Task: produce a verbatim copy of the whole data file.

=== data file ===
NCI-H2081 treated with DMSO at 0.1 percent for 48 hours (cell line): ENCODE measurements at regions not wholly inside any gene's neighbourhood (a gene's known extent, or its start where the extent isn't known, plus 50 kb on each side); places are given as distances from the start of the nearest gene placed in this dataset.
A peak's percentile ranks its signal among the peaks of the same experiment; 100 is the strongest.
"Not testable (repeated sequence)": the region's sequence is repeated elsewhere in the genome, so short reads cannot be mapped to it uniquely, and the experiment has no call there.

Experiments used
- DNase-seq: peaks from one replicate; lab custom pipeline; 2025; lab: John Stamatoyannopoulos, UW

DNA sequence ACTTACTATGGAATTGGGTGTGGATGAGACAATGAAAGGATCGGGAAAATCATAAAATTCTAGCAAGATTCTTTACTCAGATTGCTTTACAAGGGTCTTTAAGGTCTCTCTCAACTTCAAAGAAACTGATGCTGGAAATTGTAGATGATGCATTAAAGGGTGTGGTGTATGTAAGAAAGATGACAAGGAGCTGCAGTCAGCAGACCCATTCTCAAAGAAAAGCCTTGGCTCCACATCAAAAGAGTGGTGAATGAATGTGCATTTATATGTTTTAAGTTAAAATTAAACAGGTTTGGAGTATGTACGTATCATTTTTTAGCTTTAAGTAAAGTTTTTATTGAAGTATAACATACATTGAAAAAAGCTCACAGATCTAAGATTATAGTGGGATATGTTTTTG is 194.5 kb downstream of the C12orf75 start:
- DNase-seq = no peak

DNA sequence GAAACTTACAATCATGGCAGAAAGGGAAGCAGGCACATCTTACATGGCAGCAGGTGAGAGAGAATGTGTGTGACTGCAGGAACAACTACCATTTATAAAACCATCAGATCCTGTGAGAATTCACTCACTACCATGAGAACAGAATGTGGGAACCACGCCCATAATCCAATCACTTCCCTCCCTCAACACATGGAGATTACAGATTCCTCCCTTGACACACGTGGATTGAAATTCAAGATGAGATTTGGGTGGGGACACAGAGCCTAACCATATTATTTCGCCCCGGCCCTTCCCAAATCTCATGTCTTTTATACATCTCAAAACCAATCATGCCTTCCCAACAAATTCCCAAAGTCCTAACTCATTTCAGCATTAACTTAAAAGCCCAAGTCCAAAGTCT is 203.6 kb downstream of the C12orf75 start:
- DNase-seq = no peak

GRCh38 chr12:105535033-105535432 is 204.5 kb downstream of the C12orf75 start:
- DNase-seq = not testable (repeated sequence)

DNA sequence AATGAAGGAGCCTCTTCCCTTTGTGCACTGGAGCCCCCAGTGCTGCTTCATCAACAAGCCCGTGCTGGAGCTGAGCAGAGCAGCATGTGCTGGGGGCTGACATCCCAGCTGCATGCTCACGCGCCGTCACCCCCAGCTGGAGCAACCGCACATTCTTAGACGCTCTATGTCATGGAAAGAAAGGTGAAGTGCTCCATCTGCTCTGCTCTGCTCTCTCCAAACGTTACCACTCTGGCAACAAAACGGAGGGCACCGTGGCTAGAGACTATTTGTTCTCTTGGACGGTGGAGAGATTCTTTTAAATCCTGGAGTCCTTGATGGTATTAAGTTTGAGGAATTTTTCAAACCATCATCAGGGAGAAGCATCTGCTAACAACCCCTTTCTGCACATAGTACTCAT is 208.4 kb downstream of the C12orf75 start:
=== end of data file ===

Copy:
NCI-H2081 treated with DMSO at 0.1 percent for 48 hours (cell line): ENCODE measurements at regions not wholly inside any gene's neighbourhood (a gene's known extent, or its start where the extent isn't known, plus 50 kb on each side); places are given as distances from the start of the nearest gene placed in this dataset.
A peak's percentile ranks its signal among the peaks of the same experiment; 100 is the strongest.
"Not testable (repeated sequence)": the region's sequence is repeated elsewhere in the genome, so short reads cannot be mapped to it uniquely, and the experiment has no call there.

Experiments used
- DNase-seq: peaks from one replicate; lab custom pipeline; 2025; lab: John Stamatoyannopoulos, UW

DNA sequence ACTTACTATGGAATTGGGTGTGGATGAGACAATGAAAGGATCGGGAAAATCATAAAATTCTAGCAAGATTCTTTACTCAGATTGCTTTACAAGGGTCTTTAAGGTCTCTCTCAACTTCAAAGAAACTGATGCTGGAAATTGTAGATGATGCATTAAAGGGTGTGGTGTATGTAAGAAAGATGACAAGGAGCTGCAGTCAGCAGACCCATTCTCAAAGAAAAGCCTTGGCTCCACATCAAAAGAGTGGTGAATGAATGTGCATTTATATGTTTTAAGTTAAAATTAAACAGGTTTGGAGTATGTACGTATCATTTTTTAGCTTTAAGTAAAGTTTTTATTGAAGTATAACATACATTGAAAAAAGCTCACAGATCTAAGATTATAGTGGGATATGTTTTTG is 194.5 kb downstream of the C12orf75 start:
- DNase-seq = no peak

DNA sequence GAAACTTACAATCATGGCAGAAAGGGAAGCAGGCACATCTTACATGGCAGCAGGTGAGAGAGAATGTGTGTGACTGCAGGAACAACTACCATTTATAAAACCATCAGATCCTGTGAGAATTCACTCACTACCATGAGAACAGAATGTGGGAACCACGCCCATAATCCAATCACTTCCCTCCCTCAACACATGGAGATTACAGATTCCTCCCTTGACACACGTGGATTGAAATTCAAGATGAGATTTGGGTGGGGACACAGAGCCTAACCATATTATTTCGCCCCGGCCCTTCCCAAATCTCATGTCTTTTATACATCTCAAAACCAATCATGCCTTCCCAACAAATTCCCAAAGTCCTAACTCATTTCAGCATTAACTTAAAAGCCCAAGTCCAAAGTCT is 203.6 kb downstream of the C12orf75 start:
- DNase-seq = no peak

GRCh38 chr12:105535033-105535432 is 204.5 kb downstream of the C12orf75 start:
- DNase-seq = not testable (repeated sequence)

DNA sequence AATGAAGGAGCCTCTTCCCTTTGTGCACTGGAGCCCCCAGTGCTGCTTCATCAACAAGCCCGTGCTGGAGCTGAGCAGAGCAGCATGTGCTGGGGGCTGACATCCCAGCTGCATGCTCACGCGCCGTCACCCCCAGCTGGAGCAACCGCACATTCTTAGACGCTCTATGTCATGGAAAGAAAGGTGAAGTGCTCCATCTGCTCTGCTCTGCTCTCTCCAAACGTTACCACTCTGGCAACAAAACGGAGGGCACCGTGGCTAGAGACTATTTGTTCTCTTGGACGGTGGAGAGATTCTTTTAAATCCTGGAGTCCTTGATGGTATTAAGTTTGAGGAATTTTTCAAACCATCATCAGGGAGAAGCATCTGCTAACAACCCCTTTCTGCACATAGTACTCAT is 208.4 kb downstream of the C12orf75 start: